With a large family practice already well established in Scotland, O’Connor had no real intention of settling in this foreign land where, in a few decades, he would find himself embroiled in a national conflict — a conflict that would pick at so many of our country’s deepest-running wounds involving oil, First Nations and the winners and losers of our resource race.

No, when O’Connor landed in Canada he was just planning to fill a temporary family physician position in Nova Scotia. Soon after his arrival, however, his light curiosity about Canada transformed into a newfound passion. He was hooked.

Mon, 2014-07-21 11:37Carol Linnitt
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Canadians Don’t Share Federal Government Priorities on Energy and Economy, Opinion Research Shows

public opinion research, northern gateway pipeline

The average Canadian doesn’t place the economy above other concerns like education, health care and environment according to a a public-opinion survey analysis performed by the Privy Council Office (PCO), a group of the Prime Minister’s top advisors, in January.

As the Canadian Press reports, the research suggests major federal government policies don’t line up with Canadian priorities.

The analysis followed public opinion research of 3,000 survey respondents and 12 focus groups, conducted by NRG Research Group, on behalf of the Finance Department. The PCO is not obligated to routinely make its research public.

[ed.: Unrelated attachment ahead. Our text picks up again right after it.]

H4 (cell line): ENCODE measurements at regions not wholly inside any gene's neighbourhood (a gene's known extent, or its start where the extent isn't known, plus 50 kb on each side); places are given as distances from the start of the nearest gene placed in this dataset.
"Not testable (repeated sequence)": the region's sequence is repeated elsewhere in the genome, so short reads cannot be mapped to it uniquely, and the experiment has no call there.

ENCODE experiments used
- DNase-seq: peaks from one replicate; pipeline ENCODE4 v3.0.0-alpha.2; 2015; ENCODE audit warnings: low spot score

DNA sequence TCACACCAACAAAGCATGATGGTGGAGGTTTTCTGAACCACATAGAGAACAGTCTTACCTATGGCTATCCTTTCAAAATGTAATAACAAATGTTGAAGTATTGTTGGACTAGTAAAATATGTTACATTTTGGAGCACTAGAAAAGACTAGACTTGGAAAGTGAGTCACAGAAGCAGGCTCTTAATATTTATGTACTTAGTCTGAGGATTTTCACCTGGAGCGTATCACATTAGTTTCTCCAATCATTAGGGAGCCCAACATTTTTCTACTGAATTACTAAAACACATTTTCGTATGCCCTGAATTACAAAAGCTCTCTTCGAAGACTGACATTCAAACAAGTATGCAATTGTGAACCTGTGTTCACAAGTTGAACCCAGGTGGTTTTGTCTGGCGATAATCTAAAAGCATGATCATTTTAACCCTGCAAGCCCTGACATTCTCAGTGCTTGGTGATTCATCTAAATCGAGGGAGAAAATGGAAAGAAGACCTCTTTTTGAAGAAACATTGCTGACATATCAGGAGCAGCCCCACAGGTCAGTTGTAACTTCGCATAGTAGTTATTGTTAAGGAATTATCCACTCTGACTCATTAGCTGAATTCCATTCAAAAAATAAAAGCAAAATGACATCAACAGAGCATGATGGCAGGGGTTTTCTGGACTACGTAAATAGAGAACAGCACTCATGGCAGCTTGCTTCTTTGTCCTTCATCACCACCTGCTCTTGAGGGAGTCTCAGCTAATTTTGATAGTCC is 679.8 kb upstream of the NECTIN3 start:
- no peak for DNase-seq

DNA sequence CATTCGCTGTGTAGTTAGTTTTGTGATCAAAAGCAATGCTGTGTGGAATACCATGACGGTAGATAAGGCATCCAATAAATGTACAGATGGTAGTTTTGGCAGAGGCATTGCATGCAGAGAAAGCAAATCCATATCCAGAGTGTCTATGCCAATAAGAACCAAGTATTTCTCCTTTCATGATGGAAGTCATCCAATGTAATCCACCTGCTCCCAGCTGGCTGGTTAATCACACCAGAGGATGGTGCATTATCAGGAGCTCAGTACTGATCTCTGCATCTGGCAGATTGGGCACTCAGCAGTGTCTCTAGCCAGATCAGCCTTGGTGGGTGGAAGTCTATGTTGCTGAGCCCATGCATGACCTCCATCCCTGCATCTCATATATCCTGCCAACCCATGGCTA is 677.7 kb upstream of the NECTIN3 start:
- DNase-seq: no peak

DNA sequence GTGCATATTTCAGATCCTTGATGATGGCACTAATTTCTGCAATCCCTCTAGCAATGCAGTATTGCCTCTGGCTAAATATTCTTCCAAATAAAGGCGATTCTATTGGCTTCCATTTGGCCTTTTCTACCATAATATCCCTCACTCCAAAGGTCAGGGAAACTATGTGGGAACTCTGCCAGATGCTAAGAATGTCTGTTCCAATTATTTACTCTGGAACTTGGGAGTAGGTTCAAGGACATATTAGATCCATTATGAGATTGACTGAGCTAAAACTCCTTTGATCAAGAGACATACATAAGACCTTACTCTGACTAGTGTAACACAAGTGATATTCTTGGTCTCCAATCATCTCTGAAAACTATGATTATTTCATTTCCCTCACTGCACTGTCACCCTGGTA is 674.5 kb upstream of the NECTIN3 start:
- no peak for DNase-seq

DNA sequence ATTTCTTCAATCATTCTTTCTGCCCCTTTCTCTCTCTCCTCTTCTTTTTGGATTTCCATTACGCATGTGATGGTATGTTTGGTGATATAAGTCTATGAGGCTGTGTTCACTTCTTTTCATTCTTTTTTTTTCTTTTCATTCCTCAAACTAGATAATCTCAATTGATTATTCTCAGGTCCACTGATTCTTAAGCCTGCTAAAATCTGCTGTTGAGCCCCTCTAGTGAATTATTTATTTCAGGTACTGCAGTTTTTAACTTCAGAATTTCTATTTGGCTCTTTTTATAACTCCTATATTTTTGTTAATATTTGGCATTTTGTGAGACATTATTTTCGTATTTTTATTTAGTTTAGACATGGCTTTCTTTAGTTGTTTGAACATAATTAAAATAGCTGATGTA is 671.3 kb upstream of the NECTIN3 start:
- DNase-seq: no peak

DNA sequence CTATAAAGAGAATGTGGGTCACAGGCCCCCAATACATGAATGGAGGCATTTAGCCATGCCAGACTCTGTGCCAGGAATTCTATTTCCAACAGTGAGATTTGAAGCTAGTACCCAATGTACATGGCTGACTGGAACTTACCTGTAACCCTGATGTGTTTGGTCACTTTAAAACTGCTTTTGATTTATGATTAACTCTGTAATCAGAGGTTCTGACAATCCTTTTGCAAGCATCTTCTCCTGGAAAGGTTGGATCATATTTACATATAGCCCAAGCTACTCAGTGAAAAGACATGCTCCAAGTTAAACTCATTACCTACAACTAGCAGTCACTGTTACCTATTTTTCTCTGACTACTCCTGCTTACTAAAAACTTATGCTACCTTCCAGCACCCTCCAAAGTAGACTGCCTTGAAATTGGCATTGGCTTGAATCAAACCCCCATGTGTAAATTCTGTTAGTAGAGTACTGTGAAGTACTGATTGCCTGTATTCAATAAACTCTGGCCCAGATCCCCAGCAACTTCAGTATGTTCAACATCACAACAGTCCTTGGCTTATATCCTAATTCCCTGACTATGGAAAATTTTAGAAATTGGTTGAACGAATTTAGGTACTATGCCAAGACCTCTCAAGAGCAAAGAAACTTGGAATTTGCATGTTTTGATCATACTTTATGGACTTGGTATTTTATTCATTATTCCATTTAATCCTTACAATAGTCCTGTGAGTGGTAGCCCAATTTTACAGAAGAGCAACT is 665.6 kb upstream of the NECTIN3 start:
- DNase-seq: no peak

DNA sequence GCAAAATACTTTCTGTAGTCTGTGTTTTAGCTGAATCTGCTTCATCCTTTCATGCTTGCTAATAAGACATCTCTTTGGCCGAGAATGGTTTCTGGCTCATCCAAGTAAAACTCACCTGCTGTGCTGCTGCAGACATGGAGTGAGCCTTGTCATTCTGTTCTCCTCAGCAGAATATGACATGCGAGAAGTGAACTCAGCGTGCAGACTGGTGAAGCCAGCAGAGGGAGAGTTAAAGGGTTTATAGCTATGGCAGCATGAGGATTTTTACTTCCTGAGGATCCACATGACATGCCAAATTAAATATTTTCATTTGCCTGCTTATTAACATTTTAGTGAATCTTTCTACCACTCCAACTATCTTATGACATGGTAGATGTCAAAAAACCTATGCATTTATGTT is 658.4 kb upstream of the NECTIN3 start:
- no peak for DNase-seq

The research showed Canadians have “little enthusiasm” for the Enbridge Northern Gateway pipeline, “even among supporters,” the January 25 PCO report on the findings states. Since then the pipeline was federally approved.

Sat, 2014-07-12 08:00Derek Leahy
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Is Canada Putting All of Its Eggs in the Oilsands Basket?

Eggs in basket

The recent shelving of the Joslyn mine oilsands project in Alberta is a reminder of the fragile economics of the oilsands. No economic formula could be found to make the $11 billion project work and it has been put on hold indefinitely.           

Oil major Total E&P, the biggest partner in the project, said the Joslyn mine project “cannot be (financially) sustainable in the long term.” Interestingly, Total did not blame lack of new pipelines for squeezing profit margins either.